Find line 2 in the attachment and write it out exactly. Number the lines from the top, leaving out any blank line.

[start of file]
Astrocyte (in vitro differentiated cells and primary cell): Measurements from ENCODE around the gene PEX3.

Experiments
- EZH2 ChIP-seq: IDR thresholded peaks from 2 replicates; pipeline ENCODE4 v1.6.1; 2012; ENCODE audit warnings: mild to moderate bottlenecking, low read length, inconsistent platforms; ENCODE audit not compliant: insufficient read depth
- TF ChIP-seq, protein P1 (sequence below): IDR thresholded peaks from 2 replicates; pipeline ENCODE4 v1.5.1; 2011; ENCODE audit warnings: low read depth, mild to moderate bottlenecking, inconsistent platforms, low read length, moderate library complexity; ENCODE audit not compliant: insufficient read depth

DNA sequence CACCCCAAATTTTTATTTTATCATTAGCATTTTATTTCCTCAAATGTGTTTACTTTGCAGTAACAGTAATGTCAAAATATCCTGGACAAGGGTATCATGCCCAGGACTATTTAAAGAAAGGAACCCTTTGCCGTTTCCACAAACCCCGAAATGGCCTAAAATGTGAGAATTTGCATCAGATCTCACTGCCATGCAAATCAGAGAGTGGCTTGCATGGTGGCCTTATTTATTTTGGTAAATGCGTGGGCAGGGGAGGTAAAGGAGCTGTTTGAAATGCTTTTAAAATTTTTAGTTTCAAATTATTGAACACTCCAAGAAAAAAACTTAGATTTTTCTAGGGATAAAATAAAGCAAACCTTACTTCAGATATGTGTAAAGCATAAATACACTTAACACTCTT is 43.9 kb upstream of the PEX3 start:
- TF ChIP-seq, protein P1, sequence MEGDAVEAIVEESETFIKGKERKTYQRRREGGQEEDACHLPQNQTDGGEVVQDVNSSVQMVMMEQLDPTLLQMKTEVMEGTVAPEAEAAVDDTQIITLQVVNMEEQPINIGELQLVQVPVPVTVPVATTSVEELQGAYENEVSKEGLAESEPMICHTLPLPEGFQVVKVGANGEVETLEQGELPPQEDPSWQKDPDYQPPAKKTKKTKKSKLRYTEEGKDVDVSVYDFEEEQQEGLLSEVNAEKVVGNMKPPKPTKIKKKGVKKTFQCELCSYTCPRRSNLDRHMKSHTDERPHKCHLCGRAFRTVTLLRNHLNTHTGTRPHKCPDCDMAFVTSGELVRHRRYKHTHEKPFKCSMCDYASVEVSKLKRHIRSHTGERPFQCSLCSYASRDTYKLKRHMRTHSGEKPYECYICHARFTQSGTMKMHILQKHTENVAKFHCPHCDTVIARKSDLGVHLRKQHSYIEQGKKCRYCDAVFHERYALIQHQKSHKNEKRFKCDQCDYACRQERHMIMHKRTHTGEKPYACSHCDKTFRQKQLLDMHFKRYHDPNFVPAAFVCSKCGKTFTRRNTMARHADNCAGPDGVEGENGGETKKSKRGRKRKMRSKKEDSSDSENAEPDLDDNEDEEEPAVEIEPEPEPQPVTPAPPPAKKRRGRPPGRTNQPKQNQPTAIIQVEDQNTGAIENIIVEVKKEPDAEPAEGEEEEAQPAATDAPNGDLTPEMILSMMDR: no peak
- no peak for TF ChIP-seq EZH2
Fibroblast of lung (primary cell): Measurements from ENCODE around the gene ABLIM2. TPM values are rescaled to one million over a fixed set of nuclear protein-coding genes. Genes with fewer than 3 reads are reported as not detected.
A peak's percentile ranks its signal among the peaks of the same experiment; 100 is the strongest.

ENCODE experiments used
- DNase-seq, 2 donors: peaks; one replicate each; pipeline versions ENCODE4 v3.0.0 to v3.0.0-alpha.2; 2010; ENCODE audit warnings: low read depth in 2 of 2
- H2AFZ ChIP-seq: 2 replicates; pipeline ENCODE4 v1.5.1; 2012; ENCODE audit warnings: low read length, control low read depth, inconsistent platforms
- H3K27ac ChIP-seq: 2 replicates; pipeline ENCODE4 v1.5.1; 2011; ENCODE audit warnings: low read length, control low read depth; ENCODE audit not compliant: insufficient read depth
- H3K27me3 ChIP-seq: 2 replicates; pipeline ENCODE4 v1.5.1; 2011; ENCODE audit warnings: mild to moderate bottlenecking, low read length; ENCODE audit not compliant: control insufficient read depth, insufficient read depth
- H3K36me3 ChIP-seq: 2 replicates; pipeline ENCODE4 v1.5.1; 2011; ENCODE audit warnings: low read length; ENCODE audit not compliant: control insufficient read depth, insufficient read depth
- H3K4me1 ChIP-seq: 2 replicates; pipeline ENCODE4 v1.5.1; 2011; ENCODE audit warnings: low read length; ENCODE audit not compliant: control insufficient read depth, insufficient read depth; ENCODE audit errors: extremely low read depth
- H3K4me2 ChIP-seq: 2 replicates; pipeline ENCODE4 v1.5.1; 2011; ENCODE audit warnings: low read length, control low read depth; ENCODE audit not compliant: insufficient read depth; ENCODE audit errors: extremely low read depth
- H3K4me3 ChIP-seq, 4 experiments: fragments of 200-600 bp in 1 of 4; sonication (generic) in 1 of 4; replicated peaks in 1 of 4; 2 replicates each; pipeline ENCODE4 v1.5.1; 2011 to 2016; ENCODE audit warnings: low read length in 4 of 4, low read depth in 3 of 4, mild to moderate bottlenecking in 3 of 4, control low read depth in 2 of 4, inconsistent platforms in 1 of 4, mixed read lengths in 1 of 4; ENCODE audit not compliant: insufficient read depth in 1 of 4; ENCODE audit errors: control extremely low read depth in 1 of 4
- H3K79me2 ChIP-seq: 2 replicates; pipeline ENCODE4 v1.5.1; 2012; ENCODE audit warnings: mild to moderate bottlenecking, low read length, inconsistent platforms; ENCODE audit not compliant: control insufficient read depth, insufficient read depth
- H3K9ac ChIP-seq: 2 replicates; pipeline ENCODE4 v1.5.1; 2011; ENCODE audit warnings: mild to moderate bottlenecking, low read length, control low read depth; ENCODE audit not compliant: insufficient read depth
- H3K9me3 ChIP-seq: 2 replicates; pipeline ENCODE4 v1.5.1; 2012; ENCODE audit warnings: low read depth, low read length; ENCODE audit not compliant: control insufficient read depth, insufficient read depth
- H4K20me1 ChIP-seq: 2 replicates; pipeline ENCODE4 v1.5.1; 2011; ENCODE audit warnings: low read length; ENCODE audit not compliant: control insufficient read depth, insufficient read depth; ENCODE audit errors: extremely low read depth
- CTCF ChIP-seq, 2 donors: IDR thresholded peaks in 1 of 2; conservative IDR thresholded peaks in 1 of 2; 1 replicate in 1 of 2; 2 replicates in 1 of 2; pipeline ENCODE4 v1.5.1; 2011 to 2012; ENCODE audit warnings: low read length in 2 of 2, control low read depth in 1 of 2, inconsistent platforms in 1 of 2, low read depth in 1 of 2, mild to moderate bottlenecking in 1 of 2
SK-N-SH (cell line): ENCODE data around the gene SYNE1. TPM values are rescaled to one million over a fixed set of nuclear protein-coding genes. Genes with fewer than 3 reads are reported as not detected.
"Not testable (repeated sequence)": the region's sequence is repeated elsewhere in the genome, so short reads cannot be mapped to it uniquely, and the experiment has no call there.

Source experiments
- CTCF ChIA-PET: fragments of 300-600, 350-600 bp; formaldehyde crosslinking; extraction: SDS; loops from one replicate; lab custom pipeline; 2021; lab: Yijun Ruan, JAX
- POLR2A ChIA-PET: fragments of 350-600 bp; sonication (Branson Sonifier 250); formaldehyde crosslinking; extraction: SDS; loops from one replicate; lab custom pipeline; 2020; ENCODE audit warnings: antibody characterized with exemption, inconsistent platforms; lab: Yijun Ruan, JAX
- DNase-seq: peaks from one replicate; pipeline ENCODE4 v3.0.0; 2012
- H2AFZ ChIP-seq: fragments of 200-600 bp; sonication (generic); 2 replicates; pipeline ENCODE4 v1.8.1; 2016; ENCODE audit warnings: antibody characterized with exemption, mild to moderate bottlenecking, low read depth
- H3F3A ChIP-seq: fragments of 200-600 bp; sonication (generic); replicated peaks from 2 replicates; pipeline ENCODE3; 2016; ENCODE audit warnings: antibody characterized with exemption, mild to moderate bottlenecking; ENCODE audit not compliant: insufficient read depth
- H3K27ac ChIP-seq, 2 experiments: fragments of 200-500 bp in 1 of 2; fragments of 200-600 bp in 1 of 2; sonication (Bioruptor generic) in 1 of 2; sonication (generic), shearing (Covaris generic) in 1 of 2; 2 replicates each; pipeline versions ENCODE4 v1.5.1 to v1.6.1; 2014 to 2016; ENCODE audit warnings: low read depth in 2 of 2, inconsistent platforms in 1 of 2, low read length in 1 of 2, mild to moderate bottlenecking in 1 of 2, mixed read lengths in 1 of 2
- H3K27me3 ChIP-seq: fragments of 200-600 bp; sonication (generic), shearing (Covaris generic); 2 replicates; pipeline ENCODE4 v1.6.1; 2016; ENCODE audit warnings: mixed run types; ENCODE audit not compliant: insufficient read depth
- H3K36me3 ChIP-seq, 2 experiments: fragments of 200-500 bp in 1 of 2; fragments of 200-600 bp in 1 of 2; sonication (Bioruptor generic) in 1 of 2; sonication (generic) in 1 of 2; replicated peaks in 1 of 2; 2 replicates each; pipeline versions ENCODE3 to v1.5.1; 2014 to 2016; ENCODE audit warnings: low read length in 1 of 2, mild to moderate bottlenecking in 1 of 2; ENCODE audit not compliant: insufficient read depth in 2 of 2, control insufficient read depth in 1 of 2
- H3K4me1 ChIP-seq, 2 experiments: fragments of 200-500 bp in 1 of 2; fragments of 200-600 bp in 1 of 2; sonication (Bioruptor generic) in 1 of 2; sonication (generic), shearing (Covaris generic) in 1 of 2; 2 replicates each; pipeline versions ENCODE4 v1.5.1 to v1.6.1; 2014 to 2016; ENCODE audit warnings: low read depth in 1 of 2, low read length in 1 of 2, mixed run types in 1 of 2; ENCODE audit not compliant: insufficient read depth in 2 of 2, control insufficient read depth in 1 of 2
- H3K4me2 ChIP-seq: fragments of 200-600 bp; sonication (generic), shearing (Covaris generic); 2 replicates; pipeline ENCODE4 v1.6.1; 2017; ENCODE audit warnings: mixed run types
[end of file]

Experiments